3. Regan Cameron
  4. Ciprian Robielos
  5. Andrew Hana
  6. Brianna Hastie

Group 20

  1. Sean Hernandez
  2. Dorothyrose McMahon
  3. Kimberly Gutierrez
  4. Johathan Behzadian
  5. Gregory Plantenga
  6. Daniella Galindo

Group 21

  1. Margarita Reyna
  2. Shayenne Prasad
  3. Patrick Dong
  4. Daniel Bursch
  5. Marlon Fernandes
  6. Carlos Madrigal
  7. Cynthia Esquivas

Written by Glenn Zucman

BA, Psychology, University of Hawaii, MFA, Intermedia Art, Long Beach State. Host of American Public Media's "Border Patrol." Host of KBeach Radio's "Strange Angels." Interested in Identity Art that explores our Oracle-at-Delphi-like straddling of corporeal and virtual realms in our new media century. Civil rights in online space. 10 years...
Read more



Group 9

Jamie Filosa
Gina Householder
Destiny Farihi
Charles Watson
Shannon McGuinness
Molly Poyer

We thought Mary and Nan both showing the same thing, poverty, drugs, and similar styles. Mary shows the sadder aspect of this lifestyle while Nan glorifies it. We thought it was cool that Nan glorified the transgender community and make them known as the third gender. We learned that Nan was actually attracted to a drag queen during this time and lived with them and photographed them. Mary wanted to show a different side of Seattle and that if street kids can exist in a nice city like Seattle that they can be anywhere. We also noticed her photos were all in black in white. Mary focused more on kids. Both focus on the things people don’t want to talk about but need really should.


We also thought that the color played a huge role. Mary’s pictures are really clear to the negative aspects. The black and white helps with this. Nan’s are hazy and more vibrant to show the more fun aspect. You also have to think a little deeper into what the picture is trying to show you. We also noticed a lot of people were wearing makeup. Nan had a lot of pictures were people were physically beaten. We think this might be because in that time the gay culture was very underground and was a pioneer. She did a good job of bringing to light some of the things that happen to gay and transgender people.


Nan Goldin & Mary Ellen Mark: Group 19 & 21

Nan Goldin is known for her work that includes the LGBT themes. When looking at her photographs you can see transwomen and there is a sexual connotation towards the photos. Her photos have a sort of grim to them. She shows things that people necessarily don’t want to look at. We think she is bring attention to social issues.

Mant of Mary Ellen Mark’s subject tend to have physical and mental disabilities. All of her work is in black and white. Everyone in her photos look sad and depressed and we think that she is trying to show how horrible these people are living.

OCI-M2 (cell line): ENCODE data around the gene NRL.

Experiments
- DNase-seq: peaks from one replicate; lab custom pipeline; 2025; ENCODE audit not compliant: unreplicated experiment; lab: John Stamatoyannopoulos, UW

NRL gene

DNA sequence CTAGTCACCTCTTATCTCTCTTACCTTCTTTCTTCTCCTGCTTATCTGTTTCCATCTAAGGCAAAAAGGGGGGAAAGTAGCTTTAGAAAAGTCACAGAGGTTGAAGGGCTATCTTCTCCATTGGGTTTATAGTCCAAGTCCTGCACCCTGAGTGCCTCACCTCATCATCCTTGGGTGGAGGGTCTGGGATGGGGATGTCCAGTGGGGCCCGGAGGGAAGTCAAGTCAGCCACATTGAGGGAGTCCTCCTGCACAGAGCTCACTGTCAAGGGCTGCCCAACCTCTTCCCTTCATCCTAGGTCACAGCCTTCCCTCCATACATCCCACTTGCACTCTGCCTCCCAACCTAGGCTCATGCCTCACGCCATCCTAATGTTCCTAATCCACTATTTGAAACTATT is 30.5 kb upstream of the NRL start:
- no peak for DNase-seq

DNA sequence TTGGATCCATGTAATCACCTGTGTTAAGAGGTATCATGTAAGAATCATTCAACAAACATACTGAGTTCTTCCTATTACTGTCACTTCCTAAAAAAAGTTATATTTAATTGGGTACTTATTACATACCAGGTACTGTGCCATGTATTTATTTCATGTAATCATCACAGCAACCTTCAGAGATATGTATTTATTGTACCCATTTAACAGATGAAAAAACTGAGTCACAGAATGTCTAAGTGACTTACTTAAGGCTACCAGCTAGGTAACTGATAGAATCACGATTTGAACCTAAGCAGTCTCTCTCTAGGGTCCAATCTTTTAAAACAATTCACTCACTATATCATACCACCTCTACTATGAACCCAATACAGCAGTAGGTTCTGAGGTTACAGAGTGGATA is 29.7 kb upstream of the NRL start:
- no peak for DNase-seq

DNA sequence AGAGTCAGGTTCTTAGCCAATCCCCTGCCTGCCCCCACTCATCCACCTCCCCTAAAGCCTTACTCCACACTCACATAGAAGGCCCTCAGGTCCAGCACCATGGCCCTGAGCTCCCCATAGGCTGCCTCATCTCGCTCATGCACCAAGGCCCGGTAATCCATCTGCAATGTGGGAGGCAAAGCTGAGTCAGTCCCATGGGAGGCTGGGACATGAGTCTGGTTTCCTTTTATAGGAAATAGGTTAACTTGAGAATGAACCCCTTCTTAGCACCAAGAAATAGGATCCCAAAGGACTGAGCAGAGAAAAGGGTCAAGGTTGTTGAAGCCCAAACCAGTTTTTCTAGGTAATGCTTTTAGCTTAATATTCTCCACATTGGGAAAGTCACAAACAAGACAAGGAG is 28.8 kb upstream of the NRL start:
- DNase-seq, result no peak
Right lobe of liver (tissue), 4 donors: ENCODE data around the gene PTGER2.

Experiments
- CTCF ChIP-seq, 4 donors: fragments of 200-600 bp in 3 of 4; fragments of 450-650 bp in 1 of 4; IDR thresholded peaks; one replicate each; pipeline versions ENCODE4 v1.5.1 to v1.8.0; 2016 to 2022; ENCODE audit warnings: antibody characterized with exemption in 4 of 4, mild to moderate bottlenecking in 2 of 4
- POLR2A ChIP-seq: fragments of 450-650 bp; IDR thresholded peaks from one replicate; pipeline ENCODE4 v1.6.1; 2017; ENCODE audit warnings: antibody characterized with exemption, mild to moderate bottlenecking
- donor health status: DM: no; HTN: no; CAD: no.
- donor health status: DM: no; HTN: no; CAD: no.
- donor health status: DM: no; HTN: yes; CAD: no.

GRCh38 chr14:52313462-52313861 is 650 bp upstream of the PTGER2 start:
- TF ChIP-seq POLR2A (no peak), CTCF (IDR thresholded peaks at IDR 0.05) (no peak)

Both of them like to photograph the outskirts of society. The weird, unnoticed, and forgotten. They are both trying to be a voice for people that can’t speak for themselves. They want to bring attention to the people society sometimes forgets about.

Brianna Hastie
Regan Cameron
Christian Aguirre
Daniel Bursch
Marlon Fernandes


Photography is a way to preserve a memory into a single snapshot that can be analyzed and viewed in a myriad of ways. The focus of our discussion was photography, and primarily that of Nan Goldin and Mary Ellen Mark. Goldin’s primary focus of her work has LGBT themes and images who started her work around the late 80’s, early 90’s. Mark was known for her documentary and advertising photography; she’s published photo essays for big magazines like the New York Times and Rolling Stone, she has work dating back to the mid 70’s. Goldin’s collection has images of men wearing make up, curlers, and even a pregnant man with his face done. Mark has primarily black and white images that are centered more around everyday people, she focused on the vulnerability of humanity, like families in poverty who are stuck in a cycle of drug abuse, teen girls with babies, and about runaway kids. We feel like Mark had a message of how mainstream doesn’t necessary reflect the “real” life and what actually happens. It is more of a fantasy that to most people is unreachable. Goldin was trying to show how the LGBT community shouldn’t be shunned and ostracized, they should be celebrated due to them being unique and special. They’re just regular people living their life and the treatment they get isn’t what they deserve. Like normal people, they also live with struggle and adding more to that just makes their life worse and Goldin wanted to show how great they were to relieve their stigma.

Group 7
Ashley Batres
Florenz Baltazar
Helen Lee
Tyler Kedis